The Act applies to any child born after 28th October 2011. The Act is not retrospective, so Princess Charlotte is one of the first women in the royal family to have ever had such an unshakeable claim to the throne despite having a brother.  The Act first came to fruition in 2012, when Lady Davina Lewis, whose father, the Duke of Gloucester, is the Queen’s first cousin, had her second child. The boy, Tāne, who was born in 2012, would have overtaken his sister Senna in line to the throne if the old rules had been in place. However, he is now 29th in line to the throne while Senna, born in 2010, is 28th.

2. Marriage to a Roman Catholic

As the monarch is the head of the Church of England, he or she is not permitted to be a member of or to practise any other religion. Historically, it was additionally forbidden for the spouse of the monarch to be a Roman Catholic. The tensions between the British monarchy and Roman Catholicism date back to King Henry VIII, but the new Act has removed discrimination against Catholic spouses. The Act is retrospective in this regard; hence the Queen's cousin, Prince Michael of Kent, who married a Catholic, will regain his place in the line of succession.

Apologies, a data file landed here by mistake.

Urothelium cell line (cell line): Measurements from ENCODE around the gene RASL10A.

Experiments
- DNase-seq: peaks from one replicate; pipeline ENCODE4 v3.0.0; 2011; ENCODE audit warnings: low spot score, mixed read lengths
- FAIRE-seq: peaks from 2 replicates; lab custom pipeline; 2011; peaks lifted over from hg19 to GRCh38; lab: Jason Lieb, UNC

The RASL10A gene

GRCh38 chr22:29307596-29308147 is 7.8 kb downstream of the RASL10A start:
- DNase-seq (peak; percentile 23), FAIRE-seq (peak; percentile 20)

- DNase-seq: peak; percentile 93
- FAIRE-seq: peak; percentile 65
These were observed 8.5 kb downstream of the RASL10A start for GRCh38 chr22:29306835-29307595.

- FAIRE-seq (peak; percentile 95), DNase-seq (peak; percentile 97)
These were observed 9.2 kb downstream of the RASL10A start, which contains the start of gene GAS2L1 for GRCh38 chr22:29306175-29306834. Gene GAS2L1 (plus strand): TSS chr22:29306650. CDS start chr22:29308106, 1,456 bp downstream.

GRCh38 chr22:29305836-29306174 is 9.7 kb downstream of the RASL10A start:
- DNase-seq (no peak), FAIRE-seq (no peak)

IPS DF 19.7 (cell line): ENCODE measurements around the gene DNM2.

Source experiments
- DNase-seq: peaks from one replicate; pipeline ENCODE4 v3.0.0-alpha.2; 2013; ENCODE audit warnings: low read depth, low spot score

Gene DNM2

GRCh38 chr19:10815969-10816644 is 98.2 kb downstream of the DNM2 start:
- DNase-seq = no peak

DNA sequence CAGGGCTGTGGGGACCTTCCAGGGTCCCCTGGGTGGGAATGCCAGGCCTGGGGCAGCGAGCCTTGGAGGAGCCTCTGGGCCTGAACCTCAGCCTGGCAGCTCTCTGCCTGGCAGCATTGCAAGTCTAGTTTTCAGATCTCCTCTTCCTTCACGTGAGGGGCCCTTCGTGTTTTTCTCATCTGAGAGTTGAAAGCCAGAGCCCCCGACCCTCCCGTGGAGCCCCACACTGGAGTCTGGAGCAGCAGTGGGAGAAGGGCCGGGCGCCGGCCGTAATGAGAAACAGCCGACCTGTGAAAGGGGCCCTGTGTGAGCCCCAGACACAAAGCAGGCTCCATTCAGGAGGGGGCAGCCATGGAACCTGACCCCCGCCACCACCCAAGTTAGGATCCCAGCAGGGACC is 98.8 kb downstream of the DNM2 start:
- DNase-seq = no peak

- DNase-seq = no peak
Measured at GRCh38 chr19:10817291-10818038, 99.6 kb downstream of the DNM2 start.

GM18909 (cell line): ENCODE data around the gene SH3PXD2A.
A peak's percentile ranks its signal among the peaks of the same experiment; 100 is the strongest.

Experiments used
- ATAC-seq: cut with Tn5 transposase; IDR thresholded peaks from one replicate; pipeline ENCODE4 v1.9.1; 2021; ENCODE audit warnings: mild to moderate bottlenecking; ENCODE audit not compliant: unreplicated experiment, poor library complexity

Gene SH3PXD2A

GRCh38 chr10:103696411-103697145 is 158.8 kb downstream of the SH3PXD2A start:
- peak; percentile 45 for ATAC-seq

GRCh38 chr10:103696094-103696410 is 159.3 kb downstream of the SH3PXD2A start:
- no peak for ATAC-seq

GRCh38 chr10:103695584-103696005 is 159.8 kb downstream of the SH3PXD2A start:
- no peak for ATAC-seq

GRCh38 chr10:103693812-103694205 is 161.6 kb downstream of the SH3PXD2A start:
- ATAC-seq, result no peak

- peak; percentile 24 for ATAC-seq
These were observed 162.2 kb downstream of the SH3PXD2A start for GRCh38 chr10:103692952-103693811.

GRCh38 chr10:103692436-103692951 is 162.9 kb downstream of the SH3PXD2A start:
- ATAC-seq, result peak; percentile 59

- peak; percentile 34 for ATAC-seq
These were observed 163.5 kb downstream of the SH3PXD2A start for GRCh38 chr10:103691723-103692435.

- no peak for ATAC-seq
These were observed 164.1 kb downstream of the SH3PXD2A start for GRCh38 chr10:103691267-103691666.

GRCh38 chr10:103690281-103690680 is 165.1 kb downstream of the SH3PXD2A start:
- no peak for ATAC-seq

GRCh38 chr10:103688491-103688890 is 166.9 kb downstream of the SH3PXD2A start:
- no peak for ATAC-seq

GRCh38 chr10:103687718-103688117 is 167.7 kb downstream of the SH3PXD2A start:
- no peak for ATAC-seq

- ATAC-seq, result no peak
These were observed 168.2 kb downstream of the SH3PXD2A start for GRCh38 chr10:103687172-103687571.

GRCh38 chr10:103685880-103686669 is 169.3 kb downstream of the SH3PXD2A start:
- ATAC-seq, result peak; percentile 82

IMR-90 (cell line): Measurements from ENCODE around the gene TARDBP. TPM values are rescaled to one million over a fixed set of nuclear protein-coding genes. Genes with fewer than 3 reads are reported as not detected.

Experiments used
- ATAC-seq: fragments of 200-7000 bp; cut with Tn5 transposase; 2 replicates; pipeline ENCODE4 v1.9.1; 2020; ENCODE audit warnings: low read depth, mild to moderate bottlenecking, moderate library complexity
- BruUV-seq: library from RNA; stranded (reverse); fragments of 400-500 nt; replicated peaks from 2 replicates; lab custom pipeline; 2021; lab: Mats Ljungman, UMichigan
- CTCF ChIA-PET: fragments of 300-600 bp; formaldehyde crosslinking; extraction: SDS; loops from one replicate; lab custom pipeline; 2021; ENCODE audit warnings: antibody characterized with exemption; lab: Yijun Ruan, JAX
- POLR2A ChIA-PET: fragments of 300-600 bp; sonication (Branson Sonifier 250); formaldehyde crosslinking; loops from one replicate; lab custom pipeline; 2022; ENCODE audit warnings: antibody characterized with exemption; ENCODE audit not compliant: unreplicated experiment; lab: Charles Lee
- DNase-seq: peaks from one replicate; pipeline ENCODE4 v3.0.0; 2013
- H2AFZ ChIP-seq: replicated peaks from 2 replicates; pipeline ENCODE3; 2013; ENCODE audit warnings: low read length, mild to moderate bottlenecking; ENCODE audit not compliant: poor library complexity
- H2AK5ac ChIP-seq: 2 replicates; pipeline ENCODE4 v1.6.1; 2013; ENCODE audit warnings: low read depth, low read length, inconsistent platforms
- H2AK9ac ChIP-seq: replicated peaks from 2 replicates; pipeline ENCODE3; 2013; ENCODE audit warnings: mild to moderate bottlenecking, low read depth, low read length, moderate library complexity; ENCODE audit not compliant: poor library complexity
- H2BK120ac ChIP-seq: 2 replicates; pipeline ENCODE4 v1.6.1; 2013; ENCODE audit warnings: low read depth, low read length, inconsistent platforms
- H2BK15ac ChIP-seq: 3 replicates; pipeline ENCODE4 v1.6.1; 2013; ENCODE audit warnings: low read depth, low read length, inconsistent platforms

The central theme to these changes to the crown succession laws has been anti-discrimination. Although the monarchy have a largely symbolic importance in the legal sphere of England and Wales, as discussed below, this Act has managed to root out embedded discrimination, and has transformed the succession lineage for the 21st century. With an increasing public awareness of gender bias and discrimination, the old rules would have been unsustainable. Indeed, as there has been a rise in public support and interest in the monarchy in recent years, the rules of the royals have come under scrutiny and may not have stood well against arguments in favour of equality.

Nick Clegg, the former deputy Prime Minister, had a central role in producing the legislation. In a statement made on 26th March 2015, he said:

The Act removes the male bias in the line of succession, ending the system of male heirs automatically inheriting the throne over female heirs and removing this historic discrimination against women. The Act also ends another long-standing piece of discrimination, the bar on anyone who marries a Roman Catholic from becoming monarch…